Here we are at the 17th day of Advent. There is a saying that the Devil makes work for idle hands. We look at both sides of that coin today. 

So you think things used to be so much better than they are today? It's a myth we all sometimes subscribe to. We say "The kids today are so much worse than we were". Well when you actually research the truth, it is not always so cut and dried.

Check out this video, filmed in Cricklewood Train depot in 1969


For many of us, football hooliganism was something predominantly of the mid 1970's but as you can see, it was alive and well in the swinging 60's. The video refers to the "Home secretary and British Rail wanting to do something about it". Well the problem of football special trains was comprehensively stopped by the Conservative government of the mid 1990's who abolished British Rail and with it football specials. I only ever once travelled on a Football Special. That was in 1975, with some friends who were Spurs fans, to watch them play my team, Manchester City at Maine Road. Spurs lost 5-1 and were relegated. The bar on the train was ransacked and missiles were thrown at unsuspecting passengers on the platforms as the train sped through. I was 13 at the time and found it all a bit scary. I doubt I'd let my 13 year old son go on such an excursion on his own today. How times have changed.

Of course, such acts have always been carried out by a tiny minority. We hear about the bad things they do, but we rarely hear of the good things and the hard work for the community carried out by many.

One organisation that does sterling work and we are only too keen to promote is TS Broadsword, based at the Welsh Harp, which offers young people the chance to experience many forms of naval an water based training -  http://www.seacadet.org/index.html

Their website says

THE CORPS AND IT'S AIMS


The Sea Training Corps is a voluntary youth organisation for Boys and Girls. It aims to develop qualities of self-discipline and leadership, and provides a service to the community. We believe this is an important function in today's multicultural and multi-faith society, and that we are helping to develop good citizens for the future. Our organisation is run on Naval routines and traditions.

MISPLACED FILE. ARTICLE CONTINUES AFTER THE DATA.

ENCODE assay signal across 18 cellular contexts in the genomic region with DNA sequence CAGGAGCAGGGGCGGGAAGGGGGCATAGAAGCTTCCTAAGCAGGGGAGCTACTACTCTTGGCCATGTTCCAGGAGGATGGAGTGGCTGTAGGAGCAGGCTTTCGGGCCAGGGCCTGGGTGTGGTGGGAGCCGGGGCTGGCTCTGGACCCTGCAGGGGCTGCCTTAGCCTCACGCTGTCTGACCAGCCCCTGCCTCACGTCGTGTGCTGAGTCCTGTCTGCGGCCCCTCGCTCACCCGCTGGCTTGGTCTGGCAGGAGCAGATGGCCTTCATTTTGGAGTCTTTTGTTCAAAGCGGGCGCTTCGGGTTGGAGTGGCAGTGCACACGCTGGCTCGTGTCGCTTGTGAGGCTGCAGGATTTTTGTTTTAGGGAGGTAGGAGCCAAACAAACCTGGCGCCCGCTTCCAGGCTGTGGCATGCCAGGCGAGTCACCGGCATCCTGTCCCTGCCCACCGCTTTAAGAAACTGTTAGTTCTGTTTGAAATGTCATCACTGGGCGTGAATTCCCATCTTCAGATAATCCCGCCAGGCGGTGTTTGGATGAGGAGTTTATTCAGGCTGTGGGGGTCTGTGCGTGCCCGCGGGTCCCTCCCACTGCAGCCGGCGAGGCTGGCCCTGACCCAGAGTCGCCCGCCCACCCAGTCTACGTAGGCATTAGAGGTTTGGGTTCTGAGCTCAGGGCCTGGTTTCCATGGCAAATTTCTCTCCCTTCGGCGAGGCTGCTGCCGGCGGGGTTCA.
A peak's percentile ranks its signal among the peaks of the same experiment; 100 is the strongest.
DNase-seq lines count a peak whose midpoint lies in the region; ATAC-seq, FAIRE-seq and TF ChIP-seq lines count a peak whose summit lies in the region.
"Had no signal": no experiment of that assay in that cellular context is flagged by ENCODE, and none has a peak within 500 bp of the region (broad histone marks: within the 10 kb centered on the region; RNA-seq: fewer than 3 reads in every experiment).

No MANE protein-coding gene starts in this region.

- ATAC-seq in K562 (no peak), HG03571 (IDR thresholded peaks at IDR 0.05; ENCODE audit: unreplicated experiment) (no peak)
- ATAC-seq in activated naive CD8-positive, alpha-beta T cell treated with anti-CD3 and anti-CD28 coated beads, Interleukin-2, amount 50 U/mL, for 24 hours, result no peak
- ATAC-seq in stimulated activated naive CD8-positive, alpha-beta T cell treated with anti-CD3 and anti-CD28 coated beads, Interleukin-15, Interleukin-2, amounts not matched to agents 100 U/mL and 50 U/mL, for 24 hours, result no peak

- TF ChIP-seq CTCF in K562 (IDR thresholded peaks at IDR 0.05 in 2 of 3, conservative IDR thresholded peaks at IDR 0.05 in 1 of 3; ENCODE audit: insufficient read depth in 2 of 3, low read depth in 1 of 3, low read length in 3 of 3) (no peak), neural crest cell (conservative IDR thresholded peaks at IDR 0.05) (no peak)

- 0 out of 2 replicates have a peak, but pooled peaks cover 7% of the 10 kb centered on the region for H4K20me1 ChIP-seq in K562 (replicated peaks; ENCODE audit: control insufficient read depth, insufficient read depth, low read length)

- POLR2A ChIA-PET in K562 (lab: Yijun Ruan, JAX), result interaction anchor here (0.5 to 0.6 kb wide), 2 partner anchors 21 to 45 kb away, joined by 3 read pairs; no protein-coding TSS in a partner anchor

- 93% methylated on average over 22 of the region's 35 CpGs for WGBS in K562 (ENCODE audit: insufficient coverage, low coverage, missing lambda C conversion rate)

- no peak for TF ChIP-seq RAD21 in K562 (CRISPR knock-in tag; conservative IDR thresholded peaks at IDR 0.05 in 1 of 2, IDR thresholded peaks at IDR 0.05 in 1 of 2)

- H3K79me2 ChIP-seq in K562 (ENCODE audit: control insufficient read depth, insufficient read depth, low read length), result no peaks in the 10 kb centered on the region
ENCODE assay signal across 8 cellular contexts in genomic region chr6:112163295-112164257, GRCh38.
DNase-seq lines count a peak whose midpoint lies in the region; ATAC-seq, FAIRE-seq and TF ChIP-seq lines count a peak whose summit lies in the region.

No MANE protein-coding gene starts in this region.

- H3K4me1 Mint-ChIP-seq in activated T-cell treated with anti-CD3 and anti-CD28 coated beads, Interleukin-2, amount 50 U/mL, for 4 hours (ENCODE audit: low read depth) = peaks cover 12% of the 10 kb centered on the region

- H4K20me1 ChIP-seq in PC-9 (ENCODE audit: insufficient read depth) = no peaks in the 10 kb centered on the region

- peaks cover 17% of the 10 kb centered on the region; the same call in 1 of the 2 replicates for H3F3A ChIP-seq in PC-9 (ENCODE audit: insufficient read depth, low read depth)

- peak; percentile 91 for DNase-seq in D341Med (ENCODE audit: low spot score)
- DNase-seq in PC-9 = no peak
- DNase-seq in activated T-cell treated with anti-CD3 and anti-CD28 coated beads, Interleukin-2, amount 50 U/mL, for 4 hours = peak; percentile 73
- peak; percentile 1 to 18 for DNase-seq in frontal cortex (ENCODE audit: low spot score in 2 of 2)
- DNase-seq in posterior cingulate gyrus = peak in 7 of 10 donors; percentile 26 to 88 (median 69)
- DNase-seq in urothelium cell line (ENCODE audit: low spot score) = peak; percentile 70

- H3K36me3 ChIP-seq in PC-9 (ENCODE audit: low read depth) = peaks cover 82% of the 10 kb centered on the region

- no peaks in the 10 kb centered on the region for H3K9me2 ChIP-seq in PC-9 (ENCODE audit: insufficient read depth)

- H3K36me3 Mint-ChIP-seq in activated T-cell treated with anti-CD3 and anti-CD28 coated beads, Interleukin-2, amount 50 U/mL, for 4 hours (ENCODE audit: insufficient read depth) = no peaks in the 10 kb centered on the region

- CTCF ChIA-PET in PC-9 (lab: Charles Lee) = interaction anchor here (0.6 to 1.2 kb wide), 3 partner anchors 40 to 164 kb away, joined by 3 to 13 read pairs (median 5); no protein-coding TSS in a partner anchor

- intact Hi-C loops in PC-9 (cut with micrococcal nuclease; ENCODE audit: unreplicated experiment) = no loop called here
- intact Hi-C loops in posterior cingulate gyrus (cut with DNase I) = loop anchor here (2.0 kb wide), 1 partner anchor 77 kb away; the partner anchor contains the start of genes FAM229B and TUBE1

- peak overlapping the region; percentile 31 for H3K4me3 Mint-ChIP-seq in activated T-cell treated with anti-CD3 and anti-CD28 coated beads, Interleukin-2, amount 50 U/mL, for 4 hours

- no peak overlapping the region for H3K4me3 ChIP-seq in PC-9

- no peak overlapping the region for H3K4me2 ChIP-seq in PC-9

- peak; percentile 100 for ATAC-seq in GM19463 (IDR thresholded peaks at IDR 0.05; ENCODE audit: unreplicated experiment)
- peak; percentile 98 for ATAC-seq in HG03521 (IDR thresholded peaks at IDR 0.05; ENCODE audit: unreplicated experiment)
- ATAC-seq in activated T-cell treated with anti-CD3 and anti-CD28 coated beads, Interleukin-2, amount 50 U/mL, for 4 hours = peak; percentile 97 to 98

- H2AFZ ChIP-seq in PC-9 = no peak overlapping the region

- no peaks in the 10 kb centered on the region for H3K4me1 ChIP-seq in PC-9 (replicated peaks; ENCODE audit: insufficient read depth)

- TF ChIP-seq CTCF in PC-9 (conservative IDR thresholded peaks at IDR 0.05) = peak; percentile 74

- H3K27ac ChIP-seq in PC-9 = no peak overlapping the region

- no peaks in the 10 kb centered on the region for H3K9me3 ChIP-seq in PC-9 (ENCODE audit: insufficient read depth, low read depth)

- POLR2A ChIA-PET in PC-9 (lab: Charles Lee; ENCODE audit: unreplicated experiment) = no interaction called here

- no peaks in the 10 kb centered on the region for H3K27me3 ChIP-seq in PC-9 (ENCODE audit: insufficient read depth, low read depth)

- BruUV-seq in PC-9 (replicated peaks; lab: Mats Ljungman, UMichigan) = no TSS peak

Broadsword is a Self Help/Self Financing Group, and has a long wish list needed for it to progress, expand, continue and to develop further in order to support the vitally important work it carries out voluntarily for Youth and the Community. To this end any Donation, however small or large, would be very gratefully received and formally acknowledged. Donors kind enough to donate for running costs will be sent a set of Professionally Audited signed Annual Accounts. Donors kind enough to donate for a specific project or items of equipment etc. will be sent receipts and invited to inspect any purchases. All donors will be welcome to visit T.S. Broadsword either officially or un-announced.

If you'd like to donate to their work, just click here -


Make a donation using Virgin Money Giving


The Barnet Eye is a long term supporter of TS Broadsword, it's aims and its activities. If you have children who are interested in experiencing something more challenging than watching X Factor, I'd heartily recommend getting them to have a look at TS Broadsword.  They are currently organising a Snowden Challenge in 2015, if that appeals to you, get in touch.

Lets focus on the good things our young people do and support those who make it happen.

Tuesday, 16 December 2014

The Barnet Eye Advent Calendar - Tuesday 16th December